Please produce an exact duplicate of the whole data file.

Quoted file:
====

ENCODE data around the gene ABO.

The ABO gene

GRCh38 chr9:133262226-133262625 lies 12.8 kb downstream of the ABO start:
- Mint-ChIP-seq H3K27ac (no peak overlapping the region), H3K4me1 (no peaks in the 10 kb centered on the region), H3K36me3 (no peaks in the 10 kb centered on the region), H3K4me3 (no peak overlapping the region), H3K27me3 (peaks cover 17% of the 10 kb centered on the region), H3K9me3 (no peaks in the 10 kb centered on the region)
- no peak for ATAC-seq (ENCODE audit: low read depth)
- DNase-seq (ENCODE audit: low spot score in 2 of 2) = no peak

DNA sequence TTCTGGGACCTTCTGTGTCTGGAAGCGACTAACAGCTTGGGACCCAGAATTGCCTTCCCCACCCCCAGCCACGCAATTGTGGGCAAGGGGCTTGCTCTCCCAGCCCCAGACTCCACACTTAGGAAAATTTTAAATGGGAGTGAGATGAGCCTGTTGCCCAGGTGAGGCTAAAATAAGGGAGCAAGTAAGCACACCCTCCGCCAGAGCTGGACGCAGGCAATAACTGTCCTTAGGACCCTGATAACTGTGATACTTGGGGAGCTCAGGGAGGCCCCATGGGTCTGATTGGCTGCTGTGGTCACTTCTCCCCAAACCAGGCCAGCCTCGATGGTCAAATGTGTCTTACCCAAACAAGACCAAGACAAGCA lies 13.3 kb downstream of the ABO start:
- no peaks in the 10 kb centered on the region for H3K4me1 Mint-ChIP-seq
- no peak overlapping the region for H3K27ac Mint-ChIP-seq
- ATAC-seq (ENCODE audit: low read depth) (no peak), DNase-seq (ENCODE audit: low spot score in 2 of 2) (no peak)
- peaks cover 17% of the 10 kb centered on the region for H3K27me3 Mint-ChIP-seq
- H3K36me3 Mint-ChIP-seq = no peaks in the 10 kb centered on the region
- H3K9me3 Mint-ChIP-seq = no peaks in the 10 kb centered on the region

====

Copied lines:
ENCODE data around the gene ABO.

The ABO gene

GRCh38 chr9:133262226-133262625 lies 12.8 kb downstream of the ABO start:
- Mint-ChIP-seq H3K27ac (no peak overlapping the region), H3K4me1 (no peaks in the 10 kb centered on the region), H3K36me3 (no peaks in the 10 kb centered on the region), H3K4me3 (no peak overlapping the region), H3K27me3 (peaks cover 17% of the 10 kb centered on the region), H3K9me3 (no peaks in the 10 kb centered on the region)
- no peak for ATAC-seq (ENCODE audit: low read depth)
- DNase-seq (ENCODE audit: low spot score in 2 of 2) = no peak

DNA sequence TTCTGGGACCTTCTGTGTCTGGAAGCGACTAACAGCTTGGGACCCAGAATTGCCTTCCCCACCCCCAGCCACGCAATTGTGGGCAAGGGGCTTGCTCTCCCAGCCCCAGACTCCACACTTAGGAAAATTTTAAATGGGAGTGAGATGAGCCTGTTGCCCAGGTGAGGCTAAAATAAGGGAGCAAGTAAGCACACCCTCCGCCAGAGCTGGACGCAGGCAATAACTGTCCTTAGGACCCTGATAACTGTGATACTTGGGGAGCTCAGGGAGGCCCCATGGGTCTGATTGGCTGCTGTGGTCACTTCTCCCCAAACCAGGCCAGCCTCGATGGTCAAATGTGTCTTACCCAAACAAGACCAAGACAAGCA lies 13.3 kb downstream of the ABO start:
- no peaks in the 10 kb centered on the region for H3K4me1 Mint-ChIP-seq
- no peak overlapping the region for H3K27ac Mint-ChIP-seq
- ATAC-seq (ENCODE audit: low read depth) (no peak), DNase-seq (ENCODE audit: low spot score in 2 of 2) (no peak)
- peaks cover 17% of the 10 kb centered on the region for H3K27me3 Mint-ChIP-seq
- H3K36me3 Mint-ChIP-seq = no peaks in the 10 kb centered on the region
- H3K9me3 Mint-ChIP-seq = no peaks in the 10 kb centered on the region